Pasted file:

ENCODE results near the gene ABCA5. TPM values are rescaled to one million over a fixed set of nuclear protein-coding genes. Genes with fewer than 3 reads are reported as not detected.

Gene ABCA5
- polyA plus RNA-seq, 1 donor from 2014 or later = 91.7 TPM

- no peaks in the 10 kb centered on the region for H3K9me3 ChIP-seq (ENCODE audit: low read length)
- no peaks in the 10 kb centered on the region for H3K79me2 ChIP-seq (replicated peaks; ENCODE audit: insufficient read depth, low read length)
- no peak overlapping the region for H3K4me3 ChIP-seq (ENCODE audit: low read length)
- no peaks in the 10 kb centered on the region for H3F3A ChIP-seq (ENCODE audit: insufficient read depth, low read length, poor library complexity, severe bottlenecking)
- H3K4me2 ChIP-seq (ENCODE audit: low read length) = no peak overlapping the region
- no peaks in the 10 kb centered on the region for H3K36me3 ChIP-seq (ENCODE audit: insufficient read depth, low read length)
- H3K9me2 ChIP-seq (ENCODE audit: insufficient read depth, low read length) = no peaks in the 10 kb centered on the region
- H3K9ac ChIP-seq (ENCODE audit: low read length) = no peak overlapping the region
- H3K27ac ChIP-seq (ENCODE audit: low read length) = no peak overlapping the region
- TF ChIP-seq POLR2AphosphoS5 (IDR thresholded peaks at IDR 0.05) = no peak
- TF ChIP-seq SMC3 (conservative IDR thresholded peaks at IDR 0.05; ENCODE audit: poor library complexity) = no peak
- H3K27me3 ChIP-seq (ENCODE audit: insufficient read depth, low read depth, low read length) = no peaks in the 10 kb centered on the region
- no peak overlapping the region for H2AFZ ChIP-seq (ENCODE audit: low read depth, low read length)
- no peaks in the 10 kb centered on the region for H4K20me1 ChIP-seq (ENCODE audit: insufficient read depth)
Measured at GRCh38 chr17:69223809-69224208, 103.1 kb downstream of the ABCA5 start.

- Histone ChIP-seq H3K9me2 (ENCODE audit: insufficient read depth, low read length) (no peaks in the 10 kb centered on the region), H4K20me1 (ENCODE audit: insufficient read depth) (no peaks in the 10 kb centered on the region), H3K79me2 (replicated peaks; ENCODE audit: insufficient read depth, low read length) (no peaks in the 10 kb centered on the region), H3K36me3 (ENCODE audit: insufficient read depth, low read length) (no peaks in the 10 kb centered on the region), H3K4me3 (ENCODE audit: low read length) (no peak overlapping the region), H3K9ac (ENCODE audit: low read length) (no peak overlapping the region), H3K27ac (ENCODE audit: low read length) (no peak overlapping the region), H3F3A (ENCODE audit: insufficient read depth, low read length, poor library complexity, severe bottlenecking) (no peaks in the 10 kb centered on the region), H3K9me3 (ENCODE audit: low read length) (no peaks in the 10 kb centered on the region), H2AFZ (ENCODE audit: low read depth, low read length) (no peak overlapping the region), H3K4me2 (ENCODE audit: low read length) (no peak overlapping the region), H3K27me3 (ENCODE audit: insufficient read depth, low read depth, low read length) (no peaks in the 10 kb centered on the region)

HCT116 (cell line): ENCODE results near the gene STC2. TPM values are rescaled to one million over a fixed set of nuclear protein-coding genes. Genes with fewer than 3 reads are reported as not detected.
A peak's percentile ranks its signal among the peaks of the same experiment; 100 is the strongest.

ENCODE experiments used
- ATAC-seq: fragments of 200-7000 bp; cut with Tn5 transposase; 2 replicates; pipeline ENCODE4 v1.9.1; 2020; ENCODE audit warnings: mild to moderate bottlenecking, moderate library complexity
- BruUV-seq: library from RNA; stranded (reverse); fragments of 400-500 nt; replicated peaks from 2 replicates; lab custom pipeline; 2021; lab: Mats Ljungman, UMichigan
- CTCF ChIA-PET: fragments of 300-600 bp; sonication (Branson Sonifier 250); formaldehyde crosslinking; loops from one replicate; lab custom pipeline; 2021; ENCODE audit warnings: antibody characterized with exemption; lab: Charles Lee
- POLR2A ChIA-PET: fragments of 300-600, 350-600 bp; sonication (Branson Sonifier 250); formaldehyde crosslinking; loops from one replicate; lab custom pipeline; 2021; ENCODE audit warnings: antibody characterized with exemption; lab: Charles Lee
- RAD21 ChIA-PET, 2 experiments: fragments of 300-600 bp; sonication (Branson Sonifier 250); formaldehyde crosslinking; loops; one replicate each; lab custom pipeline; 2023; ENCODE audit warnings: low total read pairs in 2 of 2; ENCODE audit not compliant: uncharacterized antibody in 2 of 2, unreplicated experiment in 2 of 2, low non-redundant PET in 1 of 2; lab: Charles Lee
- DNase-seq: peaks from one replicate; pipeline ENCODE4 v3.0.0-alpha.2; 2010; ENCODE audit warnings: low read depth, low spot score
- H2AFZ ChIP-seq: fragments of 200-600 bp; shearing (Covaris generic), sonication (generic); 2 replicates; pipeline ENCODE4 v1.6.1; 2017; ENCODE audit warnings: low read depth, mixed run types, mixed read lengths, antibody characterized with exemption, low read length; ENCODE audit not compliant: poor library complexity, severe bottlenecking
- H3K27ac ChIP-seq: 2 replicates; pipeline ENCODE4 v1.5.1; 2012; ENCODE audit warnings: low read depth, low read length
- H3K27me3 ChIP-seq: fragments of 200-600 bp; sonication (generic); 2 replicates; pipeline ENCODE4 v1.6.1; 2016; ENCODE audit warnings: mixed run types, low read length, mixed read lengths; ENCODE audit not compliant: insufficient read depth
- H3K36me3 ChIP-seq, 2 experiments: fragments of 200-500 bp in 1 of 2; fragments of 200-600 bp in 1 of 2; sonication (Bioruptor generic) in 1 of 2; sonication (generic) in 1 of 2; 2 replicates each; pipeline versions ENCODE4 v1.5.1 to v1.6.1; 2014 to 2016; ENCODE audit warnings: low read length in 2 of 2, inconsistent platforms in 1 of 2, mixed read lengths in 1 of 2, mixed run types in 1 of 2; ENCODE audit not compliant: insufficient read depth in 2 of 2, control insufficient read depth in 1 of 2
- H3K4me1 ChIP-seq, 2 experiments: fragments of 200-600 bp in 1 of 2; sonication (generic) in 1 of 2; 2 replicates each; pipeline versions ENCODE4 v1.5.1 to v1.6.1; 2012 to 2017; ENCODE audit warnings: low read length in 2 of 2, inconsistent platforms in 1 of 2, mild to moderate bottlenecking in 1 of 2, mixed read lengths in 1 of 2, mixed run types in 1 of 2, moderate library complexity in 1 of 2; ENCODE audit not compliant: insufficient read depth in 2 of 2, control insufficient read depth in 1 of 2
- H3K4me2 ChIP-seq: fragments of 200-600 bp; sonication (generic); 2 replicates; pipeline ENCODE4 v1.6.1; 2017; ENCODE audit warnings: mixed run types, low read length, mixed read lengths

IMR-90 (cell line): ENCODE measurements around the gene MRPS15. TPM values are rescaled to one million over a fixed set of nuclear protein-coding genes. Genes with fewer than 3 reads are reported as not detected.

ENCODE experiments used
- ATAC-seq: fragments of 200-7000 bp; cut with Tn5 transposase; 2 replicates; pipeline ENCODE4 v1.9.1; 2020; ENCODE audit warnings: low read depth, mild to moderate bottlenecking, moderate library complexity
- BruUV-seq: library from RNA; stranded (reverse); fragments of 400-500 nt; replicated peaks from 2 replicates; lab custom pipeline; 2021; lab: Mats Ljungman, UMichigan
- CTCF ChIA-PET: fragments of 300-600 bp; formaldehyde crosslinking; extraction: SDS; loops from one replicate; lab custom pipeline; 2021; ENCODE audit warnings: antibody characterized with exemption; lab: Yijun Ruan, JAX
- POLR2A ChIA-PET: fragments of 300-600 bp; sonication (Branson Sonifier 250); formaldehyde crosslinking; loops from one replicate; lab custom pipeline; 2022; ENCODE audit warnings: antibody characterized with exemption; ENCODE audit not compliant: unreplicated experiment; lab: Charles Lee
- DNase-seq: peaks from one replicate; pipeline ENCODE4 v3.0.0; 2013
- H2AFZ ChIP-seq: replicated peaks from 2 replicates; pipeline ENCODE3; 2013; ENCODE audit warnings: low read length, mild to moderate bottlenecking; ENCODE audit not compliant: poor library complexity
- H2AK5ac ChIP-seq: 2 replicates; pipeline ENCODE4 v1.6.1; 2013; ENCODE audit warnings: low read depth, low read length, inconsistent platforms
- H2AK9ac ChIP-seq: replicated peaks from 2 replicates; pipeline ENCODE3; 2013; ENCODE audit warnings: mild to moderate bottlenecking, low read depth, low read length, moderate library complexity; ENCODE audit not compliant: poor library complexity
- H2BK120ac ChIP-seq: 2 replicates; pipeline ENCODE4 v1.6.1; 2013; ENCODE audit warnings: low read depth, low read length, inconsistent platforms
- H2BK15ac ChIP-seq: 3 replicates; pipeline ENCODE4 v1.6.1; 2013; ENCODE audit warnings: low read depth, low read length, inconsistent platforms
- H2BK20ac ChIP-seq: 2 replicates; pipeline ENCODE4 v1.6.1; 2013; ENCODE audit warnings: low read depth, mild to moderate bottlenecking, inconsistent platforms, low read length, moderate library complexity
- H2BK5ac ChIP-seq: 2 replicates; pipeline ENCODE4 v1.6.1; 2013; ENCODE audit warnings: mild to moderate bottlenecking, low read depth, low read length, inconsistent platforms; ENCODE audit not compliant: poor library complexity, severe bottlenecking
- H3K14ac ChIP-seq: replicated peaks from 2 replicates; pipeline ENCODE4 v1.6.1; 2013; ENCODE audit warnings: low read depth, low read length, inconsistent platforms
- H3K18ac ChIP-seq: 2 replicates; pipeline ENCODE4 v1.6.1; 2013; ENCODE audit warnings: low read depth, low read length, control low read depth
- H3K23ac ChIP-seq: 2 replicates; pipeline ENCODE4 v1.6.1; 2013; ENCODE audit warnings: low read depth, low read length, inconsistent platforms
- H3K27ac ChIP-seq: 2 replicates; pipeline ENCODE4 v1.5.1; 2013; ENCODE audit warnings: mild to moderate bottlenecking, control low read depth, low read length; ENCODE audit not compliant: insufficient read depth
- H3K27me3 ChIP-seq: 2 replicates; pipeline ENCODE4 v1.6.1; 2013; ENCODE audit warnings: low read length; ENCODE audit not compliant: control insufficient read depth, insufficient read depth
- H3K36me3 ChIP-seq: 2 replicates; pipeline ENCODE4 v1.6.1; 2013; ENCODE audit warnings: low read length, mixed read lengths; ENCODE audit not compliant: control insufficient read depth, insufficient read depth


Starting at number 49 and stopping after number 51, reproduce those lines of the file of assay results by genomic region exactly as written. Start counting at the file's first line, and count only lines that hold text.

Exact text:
- H3K14ac ChIP-seq: replicated peaks from 2 replicates; pipeline ENCODE4 v1.6.1; 2013; ENCODE audit warnings: low read depth, low read length, inconsistent platforms
- H3K18ac ChIP-seq: 2 replicates; pipeline ENCODE4 v1.6.1; 2013; ENCODE audit warnings: low read depth, low read length, control low read depth
- H3K23ac ChIP-seq: 2 replicates; pipeline ENCODE4 v1.6.1; 2013; ENCODE audit warnings: low read depth, low read length, inconsistent platforms